Wednesday, December 13, 2006

The genetic contingency of natural disposition

This piece isn't at all new, it appeared in the LRB in 2003, but I came across a reference to it in a book I've just finished reading for a review & thought it worth following up. Here's Slavoj Zizek arguing in favor of biogenetic interventions:

Imagine the following scenario: I am to take part in a quiz, but instead of working away at getting up the facts, I use drugs to enhance my memory. The self-esteem I acquire by winning the competition is still based on a real achievement: I performed better than my opponent who had spent night after night trying to memorise the relevant data. The intuitive counter-argument is that only my opponent has the right to be proud of his performance, because his knowledge, unlike mine, was the result of hard work. There's something inherently patronising in that.

Again, we see it as perfectly justified when someone with a good natural singing voice takes pride in his performance, although we're aware that his singing has more to do with talent than with effort and training. If, however, I were to improve my singing by the use of a drug, I would be denied the same recognition (unless I had put a lot of effort into inventing the drug in question before testing it on myself). The point is that both hard work and natural talent are considered 'part of me', while using a drug is 'artificial' enhancement because it is a form of external manipulation. Which brings us back to the same problem: once we know that my 'natural talent' depends on the levels of certain chemicals in my brain, does it matter, morally, whether I acquired it from outside or have possessed it from birth? To further complicate matters, it's possible that my willingness to accept discipline and work hard itself depends on certain chemicals. What if, in order to win a quiz, I don't take a drug which enhances my memory but one which 'merely' strengthens my resolve? Is this still 'cheating'?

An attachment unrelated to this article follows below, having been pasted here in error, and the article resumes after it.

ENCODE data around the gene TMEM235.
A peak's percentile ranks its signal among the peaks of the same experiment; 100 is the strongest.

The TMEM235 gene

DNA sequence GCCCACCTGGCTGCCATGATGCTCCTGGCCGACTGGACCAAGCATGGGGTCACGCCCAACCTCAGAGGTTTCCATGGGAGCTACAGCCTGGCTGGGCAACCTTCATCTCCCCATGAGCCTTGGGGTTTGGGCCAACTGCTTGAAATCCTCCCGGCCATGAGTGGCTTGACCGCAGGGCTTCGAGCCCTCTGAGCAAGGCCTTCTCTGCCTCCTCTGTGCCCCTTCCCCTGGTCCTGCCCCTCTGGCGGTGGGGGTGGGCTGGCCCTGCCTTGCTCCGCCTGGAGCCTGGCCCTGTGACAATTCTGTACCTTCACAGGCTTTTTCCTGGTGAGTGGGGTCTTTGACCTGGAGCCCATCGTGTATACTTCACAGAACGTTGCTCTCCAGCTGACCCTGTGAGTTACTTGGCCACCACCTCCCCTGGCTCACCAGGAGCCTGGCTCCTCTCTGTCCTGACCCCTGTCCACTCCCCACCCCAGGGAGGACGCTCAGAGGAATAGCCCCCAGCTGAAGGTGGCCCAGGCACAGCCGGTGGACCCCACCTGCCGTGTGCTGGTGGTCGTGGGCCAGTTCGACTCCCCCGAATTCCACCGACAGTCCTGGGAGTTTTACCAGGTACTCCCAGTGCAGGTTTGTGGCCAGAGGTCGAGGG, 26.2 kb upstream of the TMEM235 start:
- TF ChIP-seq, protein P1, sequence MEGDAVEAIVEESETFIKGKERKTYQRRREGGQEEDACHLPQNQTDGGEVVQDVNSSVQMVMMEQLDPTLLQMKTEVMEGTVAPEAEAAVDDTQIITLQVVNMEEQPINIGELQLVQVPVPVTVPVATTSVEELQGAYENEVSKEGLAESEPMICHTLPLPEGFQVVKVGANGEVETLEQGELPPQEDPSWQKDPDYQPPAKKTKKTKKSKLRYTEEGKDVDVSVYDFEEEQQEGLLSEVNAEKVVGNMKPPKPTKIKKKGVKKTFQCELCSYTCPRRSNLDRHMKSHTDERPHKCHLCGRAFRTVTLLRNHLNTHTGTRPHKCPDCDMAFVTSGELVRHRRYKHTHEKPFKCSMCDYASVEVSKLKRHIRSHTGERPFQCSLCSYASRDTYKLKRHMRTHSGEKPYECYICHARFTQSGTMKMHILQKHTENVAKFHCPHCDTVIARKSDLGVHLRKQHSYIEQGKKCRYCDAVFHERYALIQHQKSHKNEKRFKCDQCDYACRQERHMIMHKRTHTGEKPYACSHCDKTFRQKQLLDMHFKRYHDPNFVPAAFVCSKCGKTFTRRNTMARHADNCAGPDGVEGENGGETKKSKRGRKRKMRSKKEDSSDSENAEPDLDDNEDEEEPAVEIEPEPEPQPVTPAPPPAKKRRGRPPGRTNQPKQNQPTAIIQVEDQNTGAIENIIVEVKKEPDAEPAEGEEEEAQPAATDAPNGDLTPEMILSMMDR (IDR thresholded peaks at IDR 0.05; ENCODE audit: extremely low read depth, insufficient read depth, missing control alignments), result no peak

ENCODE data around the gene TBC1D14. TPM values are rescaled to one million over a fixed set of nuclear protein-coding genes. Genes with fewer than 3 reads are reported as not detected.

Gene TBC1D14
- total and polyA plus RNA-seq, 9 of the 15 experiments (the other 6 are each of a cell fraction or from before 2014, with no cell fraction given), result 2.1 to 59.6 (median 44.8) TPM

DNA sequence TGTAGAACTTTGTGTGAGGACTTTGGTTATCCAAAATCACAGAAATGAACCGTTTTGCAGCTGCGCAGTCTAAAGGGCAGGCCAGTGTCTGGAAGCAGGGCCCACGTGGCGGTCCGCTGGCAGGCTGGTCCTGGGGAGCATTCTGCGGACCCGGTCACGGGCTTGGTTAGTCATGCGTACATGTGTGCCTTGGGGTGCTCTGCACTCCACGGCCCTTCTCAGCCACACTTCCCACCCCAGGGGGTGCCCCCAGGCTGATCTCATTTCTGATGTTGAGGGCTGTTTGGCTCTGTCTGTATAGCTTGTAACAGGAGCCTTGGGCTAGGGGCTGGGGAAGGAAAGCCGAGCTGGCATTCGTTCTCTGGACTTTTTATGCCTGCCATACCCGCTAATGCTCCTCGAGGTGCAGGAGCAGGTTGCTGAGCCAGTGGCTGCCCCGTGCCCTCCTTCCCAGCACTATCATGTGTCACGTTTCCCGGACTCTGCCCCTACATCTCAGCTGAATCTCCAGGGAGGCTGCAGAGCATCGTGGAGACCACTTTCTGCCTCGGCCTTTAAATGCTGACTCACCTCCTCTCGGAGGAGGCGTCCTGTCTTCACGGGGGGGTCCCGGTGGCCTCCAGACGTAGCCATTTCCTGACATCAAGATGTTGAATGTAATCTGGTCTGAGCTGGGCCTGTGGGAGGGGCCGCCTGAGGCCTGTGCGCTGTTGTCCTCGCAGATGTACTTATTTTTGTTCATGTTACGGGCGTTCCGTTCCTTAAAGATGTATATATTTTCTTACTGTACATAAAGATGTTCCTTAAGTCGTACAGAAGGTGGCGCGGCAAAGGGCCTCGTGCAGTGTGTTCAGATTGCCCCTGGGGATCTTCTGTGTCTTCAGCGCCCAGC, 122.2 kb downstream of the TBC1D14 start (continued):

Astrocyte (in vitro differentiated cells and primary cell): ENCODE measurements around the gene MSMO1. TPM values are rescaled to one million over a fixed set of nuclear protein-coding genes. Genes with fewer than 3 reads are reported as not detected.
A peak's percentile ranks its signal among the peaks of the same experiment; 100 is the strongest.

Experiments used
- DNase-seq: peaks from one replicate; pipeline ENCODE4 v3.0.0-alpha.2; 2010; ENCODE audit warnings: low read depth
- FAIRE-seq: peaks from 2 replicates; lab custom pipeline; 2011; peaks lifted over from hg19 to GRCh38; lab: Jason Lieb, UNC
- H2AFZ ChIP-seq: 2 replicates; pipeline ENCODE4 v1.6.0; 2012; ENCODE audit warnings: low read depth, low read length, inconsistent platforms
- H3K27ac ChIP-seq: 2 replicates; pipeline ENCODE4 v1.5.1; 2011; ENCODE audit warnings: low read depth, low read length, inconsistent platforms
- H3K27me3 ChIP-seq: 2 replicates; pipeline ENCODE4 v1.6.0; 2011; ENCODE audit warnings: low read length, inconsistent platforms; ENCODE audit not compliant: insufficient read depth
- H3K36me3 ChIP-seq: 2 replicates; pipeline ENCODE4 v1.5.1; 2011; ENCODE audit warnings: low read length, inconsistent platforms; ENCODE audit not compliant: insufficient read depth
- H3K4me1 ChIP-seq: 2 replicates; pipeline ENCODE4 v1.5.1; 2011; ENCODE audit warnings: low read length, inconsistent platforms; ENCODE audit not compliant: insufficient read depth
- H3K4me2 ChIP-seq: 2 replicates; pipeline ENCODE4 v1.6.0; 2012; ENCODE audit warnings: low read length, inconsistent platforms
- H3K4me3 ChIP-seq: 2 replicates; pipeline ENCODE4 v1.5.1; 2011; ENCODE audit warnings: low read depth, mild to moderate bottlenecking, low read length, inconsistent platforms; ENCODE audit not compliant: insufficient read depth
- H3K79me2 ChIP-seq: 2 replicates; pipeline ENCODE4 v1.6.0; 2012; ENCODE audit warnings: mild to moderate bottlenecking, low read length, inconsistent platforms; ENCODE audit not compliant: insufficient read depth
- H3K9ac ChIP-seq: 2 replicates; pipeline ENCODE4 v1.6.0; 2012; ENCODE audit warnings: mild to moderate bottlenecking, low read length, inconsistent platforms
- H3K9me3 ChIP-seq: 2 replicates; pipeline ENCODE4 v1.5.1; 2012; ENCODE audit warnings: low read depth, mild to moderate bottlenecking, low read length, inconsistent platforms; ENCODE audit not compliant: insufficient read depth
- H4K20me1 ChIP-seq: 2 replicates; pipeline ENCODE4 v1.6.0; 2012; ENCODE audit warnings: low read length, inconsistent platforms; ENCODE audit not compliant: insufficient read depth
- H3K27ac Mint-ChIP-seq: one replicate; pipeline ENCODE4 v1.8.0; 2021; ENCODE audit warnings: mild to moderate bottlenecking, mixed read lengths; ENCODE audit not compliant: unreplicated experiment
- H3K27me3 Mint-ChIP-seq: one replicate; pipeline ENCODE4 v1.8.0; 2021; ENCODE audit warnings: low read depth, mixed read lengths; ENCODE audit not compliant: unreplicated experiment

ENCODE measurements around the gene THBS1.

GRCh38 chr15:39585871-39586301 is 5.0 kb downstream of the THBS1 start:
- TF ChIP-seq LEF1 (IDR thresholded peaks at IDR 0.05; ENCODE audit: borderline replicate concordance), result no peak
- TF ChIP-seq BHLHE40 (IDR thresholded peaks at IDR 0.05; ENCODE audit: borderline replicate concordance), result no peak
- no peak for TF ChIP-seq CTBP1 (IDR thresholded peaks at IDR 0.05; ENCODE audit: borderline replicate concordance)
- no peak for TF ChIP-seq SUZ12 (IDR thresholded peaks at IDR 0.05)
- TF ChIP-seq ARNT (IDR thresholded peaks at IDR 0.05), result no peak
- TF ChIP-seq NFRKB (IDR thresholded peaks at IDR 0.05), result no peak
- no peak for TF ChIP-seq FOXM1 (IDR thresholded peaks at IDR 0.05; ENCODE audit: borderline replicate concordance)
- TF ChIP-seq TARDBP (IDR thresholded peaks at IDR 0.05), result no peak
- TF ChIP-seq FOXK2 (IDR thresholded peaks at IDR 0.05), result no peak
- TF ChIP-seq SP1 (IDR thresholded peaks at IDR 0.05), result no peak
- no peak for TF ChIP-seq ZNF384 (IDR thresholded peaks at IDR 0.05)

One reason Fukuyama moved from his 'end-of-history' theory to a consideration of the new threat posed by the brain sciences is that the biogenetic threat is a much more radical version of the 'end of history', one that has the potential to render the free autonomous subject of liberal democracy obsolete. There is a deeper reason, however, for Fukuyama's turn: the prospect of biogenetic manipulation has forced him, consciously or not, to take note of the dark obverse of his idealised image of liberal democracy. All of a sudden, he has been compelled to confront the prospect of corporations misusing the free market to manipulate people and engage in terrifying medical experiments, of rich people breeding their offspring as an exclusive race with superior mental and physical capacities, thus instigating a new class warfare. It is clear to Fukuyama that the only way to limit this danger is to reassert strong state control of the market and to develop new forms of a democratic political will.

While agreeing with all this, I am tempted to add that we need these measures independently of the biogenetic threat, simply in order to control the potential of the global market economy. Maybe the problem is not biogenetics itself, but rather the context of power relations within which it functions. Fukuyama's arguments are at once too abstract and too concrete. He fails to raise the full philosophical implications of the new mind sciences and technologies, and to locate them in their antagonistic socioeconomic context. What he doesn't grasp (and what a true Hegelian should have grasped) is the necessary link between the two ends of history, the passage from the one to the other: the liberal-democratic end of history immediately turns into its opposite, since, in the hour of its triumph, it starts to lose its foundation - the liberal-democratic subject.

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